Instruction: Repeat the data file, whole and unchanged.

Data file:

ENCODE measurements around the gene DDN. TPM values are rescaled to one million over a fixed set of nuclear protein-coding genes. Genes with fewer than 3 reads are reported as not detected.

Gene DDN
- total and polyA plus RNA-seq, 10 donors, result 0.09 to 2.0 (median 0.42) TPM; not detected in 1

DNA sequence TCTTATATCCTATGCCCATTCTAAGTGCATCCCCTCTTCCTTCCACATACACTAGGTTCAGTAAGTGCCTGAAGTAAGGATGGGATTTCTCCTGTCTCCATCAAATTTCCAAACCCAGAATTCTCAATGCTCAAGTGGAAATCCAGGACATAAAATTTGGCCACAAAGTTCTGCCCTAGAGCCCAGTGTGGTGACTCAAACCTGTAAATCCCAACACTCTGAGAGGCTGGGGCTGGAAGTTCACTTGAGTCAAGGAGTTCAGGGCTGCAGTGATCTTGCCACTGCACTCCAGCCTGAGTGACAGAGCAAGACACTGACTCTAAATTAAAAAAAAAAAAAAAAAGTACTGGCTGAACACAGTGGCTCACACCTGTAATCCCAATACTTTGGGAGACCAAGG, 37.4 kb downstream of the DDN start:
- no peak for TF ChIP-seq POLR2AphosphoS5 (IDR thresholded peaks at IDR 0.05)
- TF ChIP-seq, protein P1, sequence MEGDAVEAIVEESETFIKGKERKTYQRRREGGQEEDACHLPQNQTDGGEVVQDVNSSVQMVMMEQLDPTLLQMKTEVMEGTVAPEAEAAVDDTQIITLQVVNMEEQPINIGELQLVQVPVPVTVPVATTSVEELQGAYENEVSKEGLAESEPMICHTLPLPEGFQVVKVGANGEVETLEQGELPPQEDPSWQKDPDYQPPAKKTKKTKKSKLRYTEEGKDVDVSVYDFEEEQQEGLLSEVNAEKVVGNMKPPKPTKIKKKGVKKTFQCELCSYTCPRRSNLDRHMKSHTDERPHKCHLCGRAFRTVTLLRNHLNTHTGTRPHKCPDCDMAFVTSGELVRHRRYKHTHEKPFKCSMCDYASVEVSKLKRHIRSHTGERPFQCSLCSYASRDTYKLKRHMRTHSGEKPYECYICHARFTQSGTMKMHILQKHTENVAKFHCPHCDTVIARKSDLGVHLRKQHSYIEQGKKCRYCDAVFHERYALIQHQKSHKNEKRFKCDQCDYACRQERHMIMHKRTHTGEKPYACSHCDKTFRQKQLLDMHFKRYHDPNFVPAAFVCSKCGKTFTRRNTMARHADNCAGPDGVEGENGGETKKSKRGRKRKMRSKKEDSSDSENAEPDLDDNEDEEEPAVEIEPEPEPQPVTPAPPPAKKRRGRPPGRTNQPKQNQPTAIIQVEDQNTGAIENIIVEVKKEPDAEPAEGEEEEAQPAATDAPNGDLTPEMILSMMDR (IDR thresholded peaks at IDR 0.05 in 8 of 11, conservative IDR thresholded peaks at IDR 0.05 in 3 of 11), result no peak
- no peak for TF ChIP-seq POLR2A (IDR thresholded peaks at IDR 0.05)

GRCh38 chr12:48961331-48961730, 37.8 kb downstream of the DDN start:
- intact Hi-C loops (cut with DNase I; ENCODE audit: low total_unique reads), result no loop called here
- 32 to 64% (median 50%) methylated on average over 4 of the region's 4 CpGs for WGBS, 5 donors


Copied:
ENCODE measurements around the gene DDN. TPM values are rescaled to one million over a fixed set of nuclear protein-coding genes. Genes with fewer than 3 reads are reported as not detected.

Gene DDN
- total and polyA plus RNA-seq, 10 donors, result 0.09 to 2.0 (median 0.42) TPM; not detected in 1

DNA sequence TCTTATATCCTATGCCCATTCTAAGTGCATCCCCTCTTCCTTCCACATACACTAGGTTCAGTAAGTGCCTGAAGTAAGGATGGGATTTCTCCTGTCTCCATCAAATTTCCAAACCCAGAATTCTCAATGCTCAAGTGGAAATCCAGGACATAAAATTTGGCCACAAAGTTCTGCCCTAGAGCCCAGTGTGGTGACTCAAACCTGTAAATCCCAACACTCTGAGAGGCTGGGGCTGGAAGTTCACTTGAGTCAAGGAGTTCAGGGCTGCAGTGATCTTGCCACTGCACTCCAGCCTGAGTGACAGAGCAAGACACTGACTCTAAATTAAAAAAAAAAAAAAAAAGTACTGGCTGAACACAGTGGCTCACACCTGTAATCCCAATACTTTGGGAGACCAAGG, 37.4 kb downstream of the DDN start:
- no peak for TF ChIP-seq POLR2AphosphoS5 (IDR thresholded peaks at IDR 0.05)
- TF ChIP-seq, protein P1, sequence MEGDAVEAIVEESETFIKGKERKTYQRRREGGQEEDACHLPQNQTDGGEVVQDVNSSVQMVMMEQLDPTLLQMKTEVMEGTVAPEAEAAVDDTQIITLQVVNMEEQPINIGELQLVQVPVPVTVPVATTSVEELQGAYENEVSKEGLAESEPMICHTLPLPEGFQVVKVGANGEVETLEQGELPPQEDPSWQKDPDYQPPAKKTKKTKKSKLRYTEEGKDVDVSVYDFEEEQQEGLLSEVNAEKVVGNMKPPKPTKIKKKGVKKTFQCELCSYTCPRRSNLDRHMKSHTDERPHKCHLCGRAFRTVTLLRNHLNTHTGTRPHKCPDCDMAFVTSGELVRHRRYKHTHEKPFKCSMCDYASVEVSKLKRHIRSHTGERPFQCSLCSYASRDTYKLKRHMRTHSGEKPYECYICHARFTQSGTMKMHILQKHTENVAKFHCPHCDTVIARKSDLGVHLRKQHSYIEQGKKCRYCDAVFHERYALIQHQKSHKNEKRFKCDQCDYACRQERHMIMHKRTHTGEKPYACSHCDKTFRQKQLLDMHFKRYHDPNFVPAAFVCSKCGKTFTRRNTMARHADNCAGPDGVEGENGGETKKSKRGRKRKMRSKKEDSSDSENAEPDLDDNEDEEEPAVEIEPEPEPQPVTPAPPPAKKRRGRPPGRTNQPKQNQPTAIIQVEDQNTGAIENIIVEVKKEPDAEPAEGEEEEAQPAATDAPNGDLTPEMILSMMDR (IDR thresholded peaks at IDR 0.05 in 8 of 11, conservative IDR thresholded peaks at IDR 0.05 in 3 of 11), result no peak
- no peak for TF ChIP-seq POLR2A (IDR thresholded peaks at IDR 0.05)

GRCh38 chr12:48961331-48961730, 37.8 kb downstream of the DDN start:
- intact Hi-C loops (cut with DNase I; ENCODE audit: low total_unique reads), result no loop called here
- 32 to 64% (median 50%) methylated on average over 4 of the region's 4 CpGs for WGBS, 5 donors